Artificial Cardiac Pacemaker - History of Cardiac Pacemaker

Artificial Cardiac Pacemaker

Do you know anyone with a pacemaker? The pacemaker is an artificial device that is implanted in the body and used to send an electrical pulse/current to the heart to make it beat regularly. When someone has a heart that is not working the right way, doctors can use a pacemaker to help the heart beat the way that it is supposed to do.

In 1889, John Alexander Macwilliam reported in the British Medical Journal that he had used electricity to cause a human heart to beat at a rate of 60 to 70 beats per minute. He could keep it beating in a regular patter by applying regularly spaced electric stimuli.

In 1926 Dr. Mark C. Lidwill and Edgar H. Booth made a portal device that caused a heart to beat at 80 to 120 pulses per minute. In 1928 this device was used to revive a stillborn baby. When a baby is stillborn, it means that the baby's heart is not beating when it is born. After 10 minutes of applying the electric stimulus, the baby's heart continued to beat on its own.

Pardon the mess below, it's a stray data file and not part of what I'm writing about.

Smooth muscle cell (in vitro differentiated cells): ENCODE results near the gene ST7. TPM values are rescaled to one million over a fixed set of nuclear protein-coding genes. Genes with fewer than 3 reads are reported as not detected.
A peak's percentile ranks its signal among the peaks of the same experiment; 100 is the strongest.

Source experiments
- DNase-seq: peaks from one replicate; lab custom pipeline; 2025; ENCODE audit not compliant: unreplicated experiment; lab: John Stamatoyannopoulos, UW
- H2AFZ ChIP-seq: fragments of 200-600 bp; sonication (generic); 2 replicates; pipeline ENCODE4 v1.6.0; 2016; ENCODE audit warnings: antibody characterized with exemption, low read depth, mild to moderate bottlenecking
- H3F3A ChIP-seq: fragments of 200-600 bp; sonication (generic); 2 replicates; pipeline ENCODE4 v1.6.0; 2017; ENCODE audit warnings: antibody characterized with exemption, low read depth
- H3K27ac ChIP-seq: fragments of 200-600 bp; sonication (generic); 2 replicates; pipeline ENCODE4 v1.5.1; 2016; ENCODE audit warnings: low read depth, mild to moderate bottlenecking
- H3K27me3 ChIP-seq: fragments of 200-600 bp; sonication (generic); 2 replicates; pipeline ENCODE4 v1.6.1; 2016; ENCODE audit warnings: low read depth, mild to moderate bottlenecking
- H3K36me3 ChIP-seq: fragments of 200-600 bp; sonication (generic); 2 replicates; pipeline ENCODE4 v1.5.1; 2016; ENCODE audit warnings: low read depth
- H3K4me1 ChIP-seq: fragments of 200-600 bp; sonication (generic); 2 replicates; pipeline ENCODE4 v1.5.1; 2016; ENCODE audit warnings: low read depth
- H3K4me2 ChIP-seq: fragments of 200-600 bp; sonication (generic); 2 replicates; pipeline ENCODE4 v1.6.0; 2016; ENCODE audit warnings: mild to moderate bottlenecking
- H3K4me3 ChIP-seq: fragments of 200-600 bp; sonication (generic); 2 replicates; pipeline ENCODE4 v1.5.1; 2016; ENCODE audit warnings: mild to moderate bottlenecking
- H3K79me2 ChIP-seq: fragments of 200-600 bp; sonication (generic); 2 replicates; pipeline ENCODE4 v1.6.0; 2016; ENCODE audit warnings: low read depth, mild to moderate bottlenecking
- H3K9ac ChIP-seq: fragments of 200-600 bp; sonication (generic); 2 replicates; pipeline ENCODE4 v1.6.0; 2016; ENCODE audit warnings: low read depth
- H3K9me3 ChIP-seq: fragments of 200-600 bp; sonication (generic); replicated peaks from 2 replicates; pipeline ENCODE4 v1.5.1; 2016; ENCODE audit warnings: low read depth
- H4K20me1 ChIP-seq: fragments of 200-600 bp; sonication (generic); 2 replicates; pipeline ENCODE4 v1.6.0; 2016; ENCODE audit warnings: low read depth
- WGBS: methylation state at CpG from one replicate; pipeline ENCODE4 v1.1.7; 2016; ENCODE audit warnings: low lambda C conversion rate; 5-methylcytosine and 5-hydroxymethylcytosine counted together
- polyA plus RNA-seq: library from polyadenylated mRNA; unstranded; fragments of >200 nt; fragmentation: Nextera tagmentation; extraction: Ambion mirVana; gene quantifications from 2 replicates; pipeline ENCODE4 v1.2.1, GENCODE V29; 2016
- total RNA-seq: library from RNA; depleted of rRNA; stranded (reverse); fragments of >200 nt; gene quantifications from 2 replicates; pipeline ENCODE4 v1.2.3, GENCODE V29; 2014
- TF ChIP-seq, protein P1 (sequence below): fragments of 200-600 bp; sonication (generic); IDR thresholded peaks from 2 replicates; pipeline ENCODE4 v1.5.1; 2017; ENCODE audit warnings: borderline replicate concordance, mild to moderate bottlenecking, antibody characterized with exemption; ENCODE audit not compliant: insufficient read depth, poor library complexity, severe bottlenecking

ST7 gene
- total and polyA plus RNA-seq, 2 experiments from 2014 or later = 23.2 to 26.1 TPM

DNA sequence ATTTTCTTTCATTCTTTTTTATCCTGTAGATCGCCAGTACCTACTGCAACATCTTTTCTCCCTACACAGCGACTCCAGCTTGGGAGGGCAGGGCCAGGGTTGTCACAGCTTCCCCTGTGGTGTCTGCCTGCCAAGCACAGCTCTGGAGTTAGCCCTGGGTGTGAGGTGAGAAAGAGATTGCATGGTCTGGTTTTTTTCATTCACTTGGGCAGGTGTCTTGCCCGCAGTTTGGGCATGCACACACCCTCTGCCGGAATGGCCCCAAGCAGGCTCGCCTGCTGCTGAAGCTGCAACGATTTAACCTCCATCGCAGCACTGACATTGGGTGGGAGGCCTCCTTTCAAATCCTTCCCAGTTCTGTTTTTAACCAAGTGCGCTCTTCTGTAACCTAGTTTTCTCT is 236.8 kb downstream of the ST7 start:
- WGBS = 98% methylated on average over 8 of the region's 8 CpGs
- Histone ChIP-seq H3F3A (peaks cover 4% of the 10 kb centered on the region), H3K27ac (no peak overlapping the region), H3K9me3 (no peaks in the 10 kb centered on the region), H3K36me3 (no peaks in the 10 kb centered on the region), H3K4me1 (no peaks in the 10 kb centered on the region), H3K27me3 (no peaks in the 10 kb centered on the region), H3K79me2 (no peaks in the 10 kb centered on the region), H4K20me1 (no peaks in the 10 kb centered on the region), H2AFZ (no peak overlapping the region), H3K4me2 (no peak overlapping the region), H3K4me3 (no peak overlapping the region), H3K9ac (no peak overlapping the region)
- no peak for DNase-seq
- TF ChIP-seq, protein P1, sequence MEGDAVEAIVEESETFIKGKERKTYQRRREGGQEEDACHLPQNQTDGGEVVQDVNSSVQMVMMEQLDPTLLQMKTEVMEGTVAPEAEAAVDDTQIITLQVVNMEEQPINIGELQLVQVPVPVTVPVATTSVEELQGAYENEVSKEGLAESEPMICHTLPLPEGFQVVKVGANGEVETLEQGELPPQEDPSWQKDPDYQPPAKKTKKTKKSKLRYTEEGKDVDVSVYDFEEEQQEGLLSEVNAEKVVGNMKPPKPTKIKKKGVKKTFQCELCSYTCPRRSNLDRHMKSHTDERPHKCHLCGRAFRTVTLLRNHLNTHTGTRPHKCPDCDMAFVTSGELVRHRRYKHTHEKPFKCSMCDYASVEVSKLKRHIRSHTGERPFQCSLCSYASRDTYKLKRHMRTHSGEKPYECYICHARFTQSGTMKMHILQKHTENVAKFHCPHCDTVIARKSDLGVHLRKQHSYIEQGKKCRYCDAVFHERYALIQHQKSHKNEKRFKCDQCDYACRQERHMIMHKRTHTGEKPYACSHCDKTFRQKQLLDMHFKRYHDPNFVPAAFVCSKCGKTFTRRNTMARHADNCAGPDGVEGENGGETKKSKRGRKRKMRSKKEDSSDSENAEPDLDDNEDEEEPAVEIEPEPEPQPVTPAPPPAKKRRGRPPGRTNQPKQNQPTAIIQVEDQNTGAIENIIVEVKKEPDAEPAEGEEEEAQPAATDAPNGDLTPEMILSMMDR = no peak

In the 1950s, there were several doctors who experimented with external pacemakers that were powered by electrical outlets, or even a car battery! Can you imagine being attached to a machine that keeps your heart beating using a car battery?

Over time, technology has improved, and now many people wear pacemakers-some that don't even need batteries! The pacemaker has been used to keep hearts beating-young and old-for people who would have otherwise died. The pacemaker was a very important invention in medicine.

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